The fruit of the second luminous mystery, the Wedding at Cana, is the intercession of Mary.
In the Gospel passage [of the Wedding at Cana - John 2], Mary makes a request of her Son on behalf of some friends in need. At first sight, this could appear to be an entirely human conversation between a Mother and her Son and it is indeed a dialogue rich in humanity. Yet Mary does not speak to Jesus as if he were a mere man on whose ability and helpfulness she can count. She entrusts a human need to his power to a power which is more than skill and human ability. In this dialogue with Jesus, we actually see her as a Mother who asks, one who intercedes. As we listen to this Gospel passage, it is worth going a little deeper, not only to understand Jesus and Mary better but also to learn from Mary the right way to pray. Mary does not really ask something of Jesus: she simply says to him: “They have no wine” (Jn 2:3). Weddings in the Holy Land were celebrated for a whole week; the entire town took part, and consequently, much wine was consumed. Now the bride and groom find themselves in trouble, and Mary simply says this to Jesus. She doesn't ask for anything specific, much less that Jesus exercise his power, perform a miracle, produce wine. She simply hands the matter over to Jesus and leaves it to him to decide about what to do.
In the simple words of the Mother of Jesus, then, we can see two things: on the one hand her affectionate concern for people, that maternal affection which makes her aware of the problems of others. We see her heartfelt goodness and her willingness to help. To her, we entrust our cares, our needs, and our troubles. Her maternal readiness to help, in which we trust, appears here for the first time in the Holy Scriptures. But in addition to this first aspect, with which we are all familiar, there is another, which we could easily overlook: Mary leaves everything to the Lord's judgment.
At Nazareth she gave over her will, immersing it in the will of God: “Here am I, the servant of the Lord; let it be with me according to your word” (Lk 1:38). And this continues to be her fundamental attitude. This is how she teaches us to pray: not by seeking to assert before God our own will and our own desires, however important they may be, however reasonable they might appear to us, but rather to bring them before him and to let him decide what he intends to do. From Mary, we learn graciousness and readiness to help, but we also learn humility and generosity in accepting God's will, in the confident conviction that, whatever it may be, it will be our, and my own, true good.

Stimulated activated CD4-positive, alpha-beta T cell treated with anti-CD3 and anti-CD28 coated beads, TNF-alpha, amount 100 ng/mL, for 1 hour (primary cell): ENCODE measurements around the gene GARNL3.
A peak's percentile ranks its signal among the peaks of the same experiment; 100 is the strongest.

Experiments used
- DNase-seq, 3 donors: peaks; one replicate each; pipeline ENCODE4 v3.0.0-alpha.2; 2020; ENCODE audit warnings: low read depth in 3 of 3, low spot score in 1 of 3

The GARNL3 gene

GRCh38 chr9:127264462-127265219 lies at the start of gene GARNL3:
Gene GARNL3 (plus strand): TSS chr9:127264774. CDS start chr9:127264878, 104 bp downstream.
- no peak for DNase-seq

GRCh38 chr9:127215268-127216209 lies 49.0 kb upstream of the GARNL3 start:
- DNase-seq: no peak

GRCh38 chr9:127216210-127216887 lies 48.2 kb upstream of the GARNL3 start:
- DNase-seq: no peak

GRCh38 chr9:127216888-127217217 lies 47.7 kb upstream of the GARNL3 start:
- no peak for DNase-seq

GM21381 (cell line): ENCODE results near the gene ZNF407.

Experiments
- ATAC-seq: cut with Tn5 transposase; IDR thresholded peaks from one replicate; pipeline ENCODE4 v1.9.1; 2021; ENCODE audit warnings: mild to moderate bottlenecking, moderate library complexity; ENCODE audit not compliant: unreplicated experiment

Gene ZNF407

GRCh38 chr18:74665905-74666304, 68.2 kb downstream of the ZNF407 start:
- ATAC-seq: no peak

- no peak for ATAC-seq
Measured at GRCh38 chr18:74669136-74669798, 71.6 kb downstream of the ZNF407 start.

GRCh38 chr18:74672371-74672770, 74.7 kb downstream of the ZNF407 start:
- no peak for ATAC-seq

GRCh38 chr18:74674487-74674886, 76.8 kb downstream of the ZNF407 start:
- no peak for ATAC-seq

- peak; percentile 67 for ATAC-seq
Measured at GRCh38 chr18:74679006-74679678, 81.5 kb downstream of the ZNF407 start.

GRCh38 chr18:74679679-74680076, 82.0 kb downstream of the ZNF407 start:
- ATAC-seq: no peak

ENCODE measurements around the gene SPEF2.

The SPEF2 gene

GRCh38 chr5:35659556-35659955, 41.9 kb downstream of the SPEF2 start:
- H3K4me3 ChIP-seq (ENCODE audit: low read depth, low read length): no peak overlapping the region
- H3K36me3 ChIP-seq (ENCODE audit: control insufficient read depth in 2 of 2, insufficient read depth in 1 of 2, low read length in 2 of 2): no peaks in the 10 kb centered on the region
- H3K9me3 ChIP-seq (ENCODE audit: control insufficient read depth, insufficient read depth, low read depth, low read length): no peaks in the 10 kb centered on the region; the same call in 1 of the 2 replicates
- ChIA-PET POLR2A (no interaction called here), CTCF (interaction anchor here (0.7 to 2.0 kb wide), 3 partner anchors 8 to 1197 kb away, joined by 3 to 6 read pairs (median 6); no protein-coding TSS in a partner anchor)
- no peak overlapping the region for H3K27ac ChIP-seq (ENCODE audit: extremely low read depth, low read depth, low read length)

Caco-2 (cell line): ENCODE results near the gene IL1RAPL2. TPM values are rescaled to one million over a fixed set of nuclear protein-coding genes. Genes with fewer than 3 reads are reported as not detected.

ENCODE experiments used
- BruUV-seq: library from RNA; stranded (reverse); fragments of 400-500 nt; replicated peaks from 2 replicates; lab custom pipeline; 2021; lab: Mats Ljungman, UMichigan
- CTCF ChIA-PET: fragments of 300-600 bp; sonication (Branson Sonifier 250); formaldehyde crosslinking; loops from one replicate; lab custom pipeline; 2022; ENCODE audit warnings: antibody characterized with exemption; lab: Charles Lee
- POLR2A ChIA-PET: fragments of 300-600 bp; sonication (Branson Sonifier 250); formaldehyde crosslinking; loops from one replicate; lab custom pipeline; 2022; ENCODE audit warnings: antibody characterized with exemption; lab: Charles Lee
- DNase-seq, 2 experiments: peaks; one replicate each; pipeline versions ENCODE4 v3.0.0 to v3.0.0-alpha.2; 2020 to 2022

Through Mary, we want to continue our converse with the Lord and to learn how to receive him better. Holy Mother of God, pray for us, just as at Cana you prayed for the bride and the bridegroom! Guide us towards Jesus - ever anew! Amen! - Pope Emeritus Benedict XVI, in his homily in Altötting, 9/11/2006.
Prayer intention: for the bishops
Father, we entrust to Your care the bishops and archbishops of Your Church worldwide. Grant that they receive the Holy Spirit and be enlightened, so that they may take concrete, positive decisions for justice and reparation. May they also implement means so that those crimes may never happen again, be hidden again.
Father, grant them the grace to be the Pastors your Church needs. May they guide us toward You and give to the Church the missionary impulse she currently needs.
With Mary and Saint Michael Archangel, we ask You in the name of Jesus. Amen.
Let us pray:
One Our Father.
Ten Hail Mary.
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Picture: The Wedding at Cana, Orthodox Byzantine Icon, no further attributions.
Take a moment to treasure up all these things and ponder them in your heart (cf Luke 2,19)
Let your speech always be gracious, seasoned with salt, so that you may know how you ought to answer everyone. Col 4:6